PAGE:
Some 50 to 400 miles above the surface of the Earth lies a tumultuous “sea of electrically charged ions and electrons” that envelops our planet. This is the ionosphere — the mysterious frontier that connects the Earth and outer space.
This particular region of the space environment is notoriously difficult to study, since it’s too low for satellites to observe and too high for scientific balloons to reach. Nevertheless, the ionosphere contains a wealth of data that directly influence our planet and our society.
As the threshold between Earth’s atmosphere and space, the ionosphere is subject to influences from both worlds. This area is under continuous turmoil as a result of terrestrial weather; at the same time, the ionosphere is also ceaselessly pummeled with solar radiation. Therefore, it is constantly swirling with electrically charged gasses, solar wind, and magnetic fields.
“Neither fully Earth nor space, the ionosphere reacts both to winds and weather from the lower atmosphere below and solar energy streaming in from above, changing constantly to form conditions we call space weather,” explains NASA.
The perpetual changes occurring within the ionosphere can have a deep impact on our technology, disrupting GPS signals and affecting our satellites. In addition, turbulences in the ionosphere can also have a negative effect on the astronauts living and working in space.
To study the physics of this environment, NASA is launching an ionospheric mission dubbed ICON, which is scheduled to take to space in the early hours of tomorrow morning.
Early in the morning of Nov. 7, 2018, NASA launches the Ionospheric Connection Explorer, or ICON, a spacecraft that will explore the dynamic region where Earth meets space: the ionosphere. https://t.co/Kz0XJ5ONeW pic.twitter.com/g6HxZdlx70
— NASA Goddard (@NASAGoddard) November 6, 2018
Short for the Ionospheric Connection Explorer, the ICON spacecraft will be investigating the connection between terrestrial weather and space weather, as reflected in the changes that take place in the ionosphere.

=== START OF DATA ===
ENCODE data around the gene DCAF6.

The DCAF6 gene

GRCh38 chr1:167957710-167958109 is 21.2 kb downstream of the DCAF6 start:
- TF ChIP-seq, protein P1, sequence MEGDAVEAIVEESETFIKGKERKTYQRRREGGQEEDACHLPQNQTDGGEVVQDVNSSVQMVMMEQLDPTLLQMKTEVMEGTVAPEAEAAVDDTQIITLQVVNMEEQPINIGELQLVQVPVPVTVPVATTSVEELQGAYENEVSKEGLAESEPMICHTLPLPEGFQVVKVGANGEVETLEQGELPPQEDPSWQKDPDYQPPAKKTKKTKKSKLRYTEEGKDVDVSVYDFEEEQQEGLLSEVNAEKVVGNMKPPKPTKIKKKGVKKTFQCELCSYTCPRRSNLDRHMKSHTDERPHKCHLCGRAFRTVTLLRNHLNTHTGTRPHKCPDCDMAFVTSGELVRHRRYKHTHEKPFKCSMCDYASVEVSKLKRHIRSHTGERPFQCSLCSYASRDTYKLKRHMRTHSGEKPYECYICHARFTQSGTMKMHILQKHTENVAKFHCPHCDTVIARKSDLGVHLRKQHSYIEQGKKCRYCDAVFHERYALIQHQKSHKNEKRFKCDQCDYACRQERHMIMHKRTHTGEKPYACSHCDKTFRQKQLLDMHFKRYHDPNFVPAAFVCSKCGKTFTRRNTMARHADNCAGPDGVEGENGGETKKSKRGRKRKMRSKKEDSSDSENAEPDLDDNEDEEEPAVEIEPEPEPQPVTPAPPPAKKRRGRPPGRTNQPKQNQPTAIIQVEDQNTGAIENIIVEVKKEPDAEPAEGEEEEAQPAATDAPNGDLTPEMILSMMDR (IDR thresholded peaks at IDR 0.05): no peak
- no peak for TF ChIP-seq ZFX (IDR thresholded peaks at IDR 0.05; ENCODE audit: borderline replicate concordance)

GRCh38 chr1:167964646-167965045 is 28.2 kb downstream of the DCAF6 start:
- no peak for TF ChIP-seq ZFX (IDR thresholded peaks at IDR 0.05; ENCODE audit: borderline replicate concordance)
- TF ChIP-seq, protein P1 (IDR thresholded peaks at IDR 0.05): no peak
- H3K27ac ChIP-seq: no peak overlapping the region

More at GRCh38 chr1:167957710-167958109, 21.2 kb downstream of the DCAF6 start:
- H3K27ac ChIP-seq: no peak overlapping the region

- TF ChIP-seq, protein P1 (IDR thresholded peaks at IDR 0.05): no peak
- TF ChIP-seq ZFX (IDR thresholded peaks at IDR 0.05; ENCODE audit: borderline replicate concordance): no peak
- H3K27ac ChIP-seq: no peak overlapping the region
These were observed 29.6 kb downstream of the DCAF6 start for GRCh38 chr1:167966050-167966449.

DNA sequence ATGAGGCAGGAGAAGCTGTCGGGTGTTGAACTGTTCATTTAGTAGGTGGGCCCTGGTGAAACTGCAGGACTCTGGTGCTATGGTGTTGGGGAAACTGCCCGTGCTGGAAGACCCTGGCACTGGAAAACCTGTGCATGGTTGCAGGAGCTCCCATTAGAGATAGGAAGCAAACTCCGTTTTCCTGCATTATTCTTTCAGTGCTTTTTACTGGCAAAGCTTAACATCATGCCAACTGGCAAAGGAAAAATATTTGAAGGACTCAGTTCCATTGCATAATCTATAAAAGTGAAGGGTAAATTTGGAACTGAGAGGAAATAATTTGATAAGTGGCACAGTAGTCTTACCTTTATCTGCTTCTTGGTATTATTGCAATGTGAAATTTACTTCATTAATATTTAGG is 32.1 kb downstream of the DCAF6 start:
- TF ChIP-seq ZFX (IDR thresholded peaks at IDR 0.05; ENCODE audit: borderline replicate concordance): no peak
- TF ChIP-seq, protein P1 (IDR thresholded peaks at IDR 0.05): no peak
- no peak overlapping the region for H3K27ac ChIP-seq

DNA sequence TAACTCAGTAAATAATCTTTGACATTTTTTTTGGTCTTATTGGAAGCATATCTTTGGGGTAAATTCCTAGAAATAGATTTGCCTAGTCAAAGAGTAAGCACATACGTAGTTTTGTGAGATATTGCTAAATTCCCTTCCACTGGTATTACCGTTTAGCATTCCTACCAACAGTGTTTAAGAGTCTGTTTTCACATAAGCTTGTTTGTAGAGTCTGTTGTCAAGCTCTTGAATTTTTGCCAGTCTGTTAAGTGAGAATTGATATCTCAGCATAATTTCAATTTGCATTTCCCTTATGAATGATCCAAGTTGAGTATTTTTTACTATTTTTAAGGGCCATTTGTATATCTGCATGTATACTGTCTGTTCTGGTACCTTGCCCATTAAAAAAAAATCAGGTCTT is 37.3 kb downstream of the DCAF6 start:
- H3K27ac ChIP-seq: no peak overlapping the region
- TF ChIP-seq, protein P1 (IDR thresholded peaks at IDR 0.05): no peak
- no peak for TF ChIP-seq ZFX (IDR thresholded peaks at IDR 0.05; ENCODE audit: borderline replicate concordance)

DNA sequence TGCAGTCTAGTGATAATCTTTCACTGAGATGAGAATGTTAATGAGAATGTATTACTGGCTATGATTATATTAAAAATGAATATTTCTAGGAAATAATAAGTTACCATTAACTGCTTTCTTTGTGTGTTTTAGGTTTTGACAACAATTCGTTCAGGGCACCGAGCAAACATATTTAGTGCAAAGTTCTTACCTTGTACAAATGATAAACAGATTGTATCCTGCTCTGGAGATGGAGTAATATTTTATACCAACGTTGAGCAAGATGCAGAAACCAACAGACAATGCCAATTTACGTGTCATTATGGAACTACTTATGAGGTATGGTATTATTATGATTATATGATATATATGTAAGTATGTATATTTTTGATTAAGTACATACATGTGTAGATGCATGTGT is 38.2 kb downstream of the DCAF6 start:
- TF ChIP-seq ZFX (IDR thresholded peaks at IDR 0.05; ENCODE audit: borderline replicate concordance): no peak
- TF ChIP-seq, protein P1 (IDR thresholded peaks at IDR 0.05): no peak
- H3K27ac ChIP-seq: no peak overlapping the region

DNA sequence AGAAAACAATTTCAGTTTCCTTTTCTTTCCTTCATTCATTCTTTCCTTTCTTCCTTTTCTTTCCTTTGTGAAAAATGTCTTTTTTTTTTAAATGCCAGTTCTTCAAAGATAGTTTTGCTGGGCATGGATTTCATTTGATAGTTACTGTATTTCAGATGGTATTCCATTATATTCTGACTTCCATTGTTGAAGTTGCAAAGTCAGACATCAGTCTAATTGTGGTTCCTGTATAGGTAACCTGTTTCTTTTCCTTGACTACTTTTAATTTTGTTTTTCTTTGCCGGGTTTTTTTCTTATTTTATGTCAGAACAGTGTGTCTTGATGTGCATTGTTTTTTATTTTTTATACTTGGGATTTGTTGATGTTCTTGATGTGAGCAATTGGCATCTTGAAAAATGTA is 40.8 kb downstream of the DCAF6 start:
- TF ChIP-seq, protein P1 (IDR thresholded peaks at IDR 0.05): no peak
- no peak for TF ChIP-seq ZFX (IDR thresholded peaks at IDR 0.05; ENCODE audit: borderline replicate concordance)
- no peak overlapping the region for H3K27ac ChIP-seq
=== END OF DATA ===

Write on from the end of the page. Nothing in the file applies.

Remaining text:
The spacecraft is set to blast off into space at 3:00 a.m. EST on November 7. ICON will soar to the heavens atop a Northrop Grumman Pegasus XL rocket, traveling inside a Stargazer L-1011 aircraft. The Stargazer will ferry the Pegasus at a height of roughly 40,000 feet, releasing the rocket about five minutes into the journey.
After a five-second free-fall, the Pegasus will turn on its engines and fly the ICON spacecraft to low-Earth orbit, deploying it approximately 11 minutes after the separation from the Stargazer.
“The Ionospheric Connection Explorer will study the frontier of space: the dynamic zone high in our atmosphere where terrestrial weather from below meets space weather above,” NASA states in the mission overview.
In order to do that, the ICON mission is tasked primarily with monitoring the glow of Earth’s upper atmosphere, also known as airglow. According to the space agency, airglow “refers to the light that shines from the ionosphere, enveloping Earth in a tenuous bubble of red, green, and yellow.”
This phenomenon is created by the luminous emissions of electrically charged gas — the same process that produces auroras. However, unlike the spectacular northern and southern lights observed by star gazers at extreme latitudes, airglow shines all around the planet and is considerably fainter.
— NASA Sun & Space (@NASASun) November 6, 2018
“It’s amazing that our atmosphere glows like this, but what’s more — it gives us a direct ability to make observations of the key parameters we need in order to investigate the connection between the neutral atmosphere and the ionosphere,” said Thomas Immel, ICON principal investigator at the University of California, Berkeley. “I can’t wait to see what airglow looks like from ICON’s point of view.”
Aside from helping scientists get a clearer picture of what goes on in the ionosphere, Earth’s airglow can reveal precious details about our planet’s atmosphere. Since different atmospheric gases glow in certain colors and at specific altitudes, studying the kaleidoscope of Earth’s natural glow can shed new light on the make-up of our atmosphere, its density, and its temperature.
The ICON launch will be livestreamed on NASA Television, with coverage of the event beginning as early as 2:45 a.m. EST.